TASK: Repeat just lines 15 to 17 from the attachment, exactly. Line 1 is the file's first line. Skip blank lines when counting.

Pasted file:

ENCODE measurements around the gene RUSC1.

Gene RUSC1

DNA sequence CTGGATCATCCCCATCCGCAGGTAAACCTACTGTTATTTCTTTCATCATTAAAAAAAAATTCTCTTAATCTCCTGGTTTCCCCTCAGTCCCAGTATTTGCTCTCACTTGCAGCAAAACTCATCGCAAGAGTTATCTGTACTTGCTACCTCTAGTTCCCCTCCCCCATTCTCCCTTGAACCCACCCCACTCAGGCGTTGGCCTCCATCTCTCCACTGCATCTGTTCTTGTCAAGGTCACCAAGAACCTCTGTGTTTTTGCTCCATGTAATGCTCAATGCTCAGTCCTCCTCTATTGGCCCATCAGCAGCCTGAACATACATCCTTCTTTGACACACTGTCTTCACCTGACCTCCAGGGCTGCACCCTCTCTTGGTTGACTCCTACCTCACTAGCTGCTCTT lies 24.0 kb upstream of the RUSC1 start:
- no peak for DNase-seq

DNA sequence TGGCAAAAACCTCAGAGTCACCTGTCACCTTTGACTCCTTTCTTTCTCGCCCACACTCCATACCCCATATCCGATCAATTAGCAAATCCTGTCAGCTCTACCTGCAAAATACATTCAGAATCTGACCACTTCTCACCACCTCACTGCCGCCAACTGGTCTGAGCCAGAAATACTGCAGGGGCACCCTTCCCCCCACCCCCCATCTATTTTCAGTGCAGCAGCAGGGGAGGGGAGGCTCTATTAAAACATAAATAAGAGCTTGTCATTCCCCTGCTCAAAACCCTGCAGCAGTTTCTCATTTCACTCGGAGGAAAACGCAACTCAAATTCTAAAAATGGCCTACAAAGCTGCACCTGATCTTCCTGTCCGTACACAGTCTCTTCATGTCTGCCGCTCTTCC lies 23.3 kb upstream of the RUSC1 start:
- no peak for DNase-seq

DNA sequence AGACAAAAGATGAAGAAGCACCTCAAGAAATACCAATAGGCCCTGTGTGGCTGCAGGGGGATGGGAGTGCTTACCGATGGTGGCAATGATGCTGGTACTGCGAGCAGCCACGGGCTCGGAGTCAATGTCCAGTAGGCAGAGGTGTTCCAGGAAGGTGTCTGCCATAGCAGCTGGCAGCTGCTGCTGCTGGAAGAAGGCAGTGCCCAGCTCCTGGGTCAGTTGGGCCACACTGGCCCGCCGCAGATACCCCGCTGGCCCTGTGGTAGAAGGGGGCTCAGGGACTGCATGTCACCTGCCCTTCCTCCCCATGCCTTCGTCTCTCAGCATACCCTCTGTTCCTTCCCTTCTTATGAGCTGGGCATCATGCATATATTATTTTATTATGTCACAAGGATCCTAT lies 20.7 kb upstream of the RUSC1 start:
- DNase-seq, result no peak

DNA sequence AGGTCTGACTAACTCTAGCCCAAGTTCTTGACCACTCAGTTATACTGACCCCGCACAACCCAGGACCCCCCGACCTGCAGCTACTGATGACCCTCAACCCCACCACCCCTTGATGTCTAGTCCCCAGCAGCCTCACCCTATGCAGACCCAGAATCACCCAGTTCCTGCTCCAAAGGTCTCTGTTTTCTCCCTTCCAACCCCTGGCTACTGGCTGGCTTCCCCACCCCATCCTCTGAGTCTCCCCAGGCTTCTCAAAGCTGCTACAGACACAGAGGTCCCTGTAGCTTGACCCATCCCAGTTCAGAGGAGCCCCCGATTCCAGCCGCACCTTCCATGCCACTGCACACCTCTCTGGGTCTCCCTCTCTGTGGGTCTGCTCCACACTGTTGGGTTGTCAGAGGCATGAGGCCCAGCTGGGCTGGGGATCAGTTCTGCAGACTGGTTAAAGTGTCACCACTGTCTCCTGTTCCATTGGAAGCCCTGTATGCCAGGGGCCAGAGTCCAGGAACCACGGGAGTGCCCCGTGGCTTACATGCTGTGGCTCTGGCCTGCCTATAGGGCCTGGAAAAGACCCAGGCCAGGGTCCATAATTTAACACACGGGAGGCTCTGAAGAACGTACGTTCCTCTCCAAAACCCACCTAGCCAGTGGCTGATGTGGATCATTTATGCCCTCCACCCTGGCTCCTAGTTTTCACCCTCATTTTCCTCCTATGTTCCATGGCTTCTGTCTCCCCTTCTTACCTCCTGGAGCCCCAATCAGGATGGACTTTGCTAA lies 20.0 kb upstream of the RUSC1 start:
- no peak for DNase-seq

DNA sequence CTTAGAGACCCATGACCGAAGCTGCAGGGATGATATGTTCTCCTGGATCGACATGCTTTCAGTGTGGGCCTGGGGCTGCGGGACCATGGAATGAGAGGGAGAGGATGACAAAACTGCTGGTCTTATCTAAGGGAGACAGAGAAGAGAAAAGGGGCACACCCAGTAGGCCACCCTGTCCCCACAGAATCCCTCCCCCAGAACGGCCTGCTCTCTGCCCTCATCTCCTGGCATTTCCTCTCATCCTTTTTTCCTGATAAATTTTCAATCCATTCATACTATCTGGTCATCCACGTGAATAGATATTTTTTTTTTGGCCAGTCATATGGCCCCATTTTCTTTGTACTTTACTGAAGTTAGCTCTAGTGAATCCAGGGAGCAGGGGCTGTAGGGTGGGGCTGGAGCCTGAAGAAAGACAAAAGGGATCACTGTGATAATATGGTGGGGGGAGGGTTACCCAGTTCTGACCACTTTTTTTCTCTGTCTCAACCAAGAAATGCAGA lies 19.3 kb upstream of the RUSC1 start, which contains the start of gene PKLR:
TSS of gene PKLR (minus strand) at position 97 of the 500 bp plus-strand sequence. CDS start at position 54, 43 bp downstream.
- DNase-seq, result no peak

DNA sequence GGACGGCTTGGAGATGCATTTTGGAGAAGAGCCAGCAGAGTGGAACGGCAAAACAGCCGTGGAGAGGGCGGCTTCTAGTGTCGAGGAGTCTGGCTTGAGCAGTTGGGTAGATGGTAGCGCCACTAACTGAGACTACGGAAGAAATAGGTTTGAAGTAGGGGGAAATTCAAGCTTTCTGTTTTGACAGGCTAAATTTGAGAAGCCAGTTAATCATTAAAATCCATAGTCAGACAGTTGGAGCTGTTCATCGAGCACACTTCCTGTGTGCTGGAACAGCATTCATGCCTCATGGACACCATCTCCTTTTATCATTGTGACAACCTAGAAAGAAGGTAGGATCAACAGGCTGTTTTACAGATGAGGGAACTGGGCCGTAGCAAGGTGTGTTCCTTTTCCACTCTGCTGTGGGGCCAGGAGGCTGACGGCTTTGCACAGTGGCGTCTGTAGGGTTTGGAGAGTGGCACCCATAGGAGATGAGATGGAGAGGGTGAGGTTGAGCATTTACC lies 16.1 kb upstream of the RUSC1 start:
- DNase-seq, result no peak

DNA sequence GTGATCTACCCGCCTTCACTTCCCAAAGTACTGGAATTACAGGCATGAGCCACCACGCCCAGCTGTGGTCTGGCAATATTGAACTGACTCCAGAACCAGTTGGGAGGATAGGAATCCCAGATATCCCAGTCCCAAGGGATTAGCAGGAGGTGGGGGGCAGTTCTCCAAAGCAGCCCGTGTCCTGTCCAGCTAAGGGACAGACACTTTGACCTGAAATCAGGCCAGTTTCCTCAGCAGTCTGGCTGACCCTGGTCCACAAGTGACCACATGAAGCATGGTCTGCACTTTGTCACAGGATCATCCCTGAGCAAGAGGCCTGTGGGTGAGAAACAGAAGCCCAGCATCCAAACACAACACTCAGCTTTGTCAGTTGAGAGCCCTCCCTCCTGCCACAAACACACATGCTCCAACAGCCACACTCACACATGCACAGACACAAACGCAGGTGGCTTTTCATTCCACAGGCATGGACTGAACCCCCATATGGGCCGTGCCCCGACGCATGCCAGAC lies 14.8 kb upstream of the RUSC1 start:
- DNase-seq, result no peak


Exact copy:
- DNase-seq, result no peak

DNA sequence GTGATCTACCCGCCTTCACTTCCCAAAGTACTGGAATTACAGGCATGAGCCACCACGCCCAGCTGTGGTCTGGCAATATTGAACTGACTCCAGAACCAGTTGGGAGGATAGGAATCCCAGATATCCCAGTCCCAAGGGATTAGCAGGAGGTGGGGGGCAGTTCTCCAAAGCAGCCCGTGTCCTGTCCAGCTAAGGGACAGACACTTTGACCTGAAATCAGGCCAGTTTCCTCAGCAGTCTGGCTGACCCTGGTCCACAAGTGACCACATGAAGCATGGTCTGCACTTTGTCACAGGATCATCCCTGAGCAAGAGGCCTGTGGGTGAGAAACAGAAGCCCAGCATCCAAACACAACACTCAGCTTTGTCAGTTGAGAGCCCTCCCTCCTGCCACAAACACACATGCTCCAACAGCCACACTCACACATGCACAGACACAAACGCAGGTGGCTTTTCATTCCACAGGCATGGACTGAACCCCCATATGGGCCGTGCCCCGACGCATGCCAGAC lies 14.8 kb upstream of the RUSC1 start:
- DNase-seq, result no peak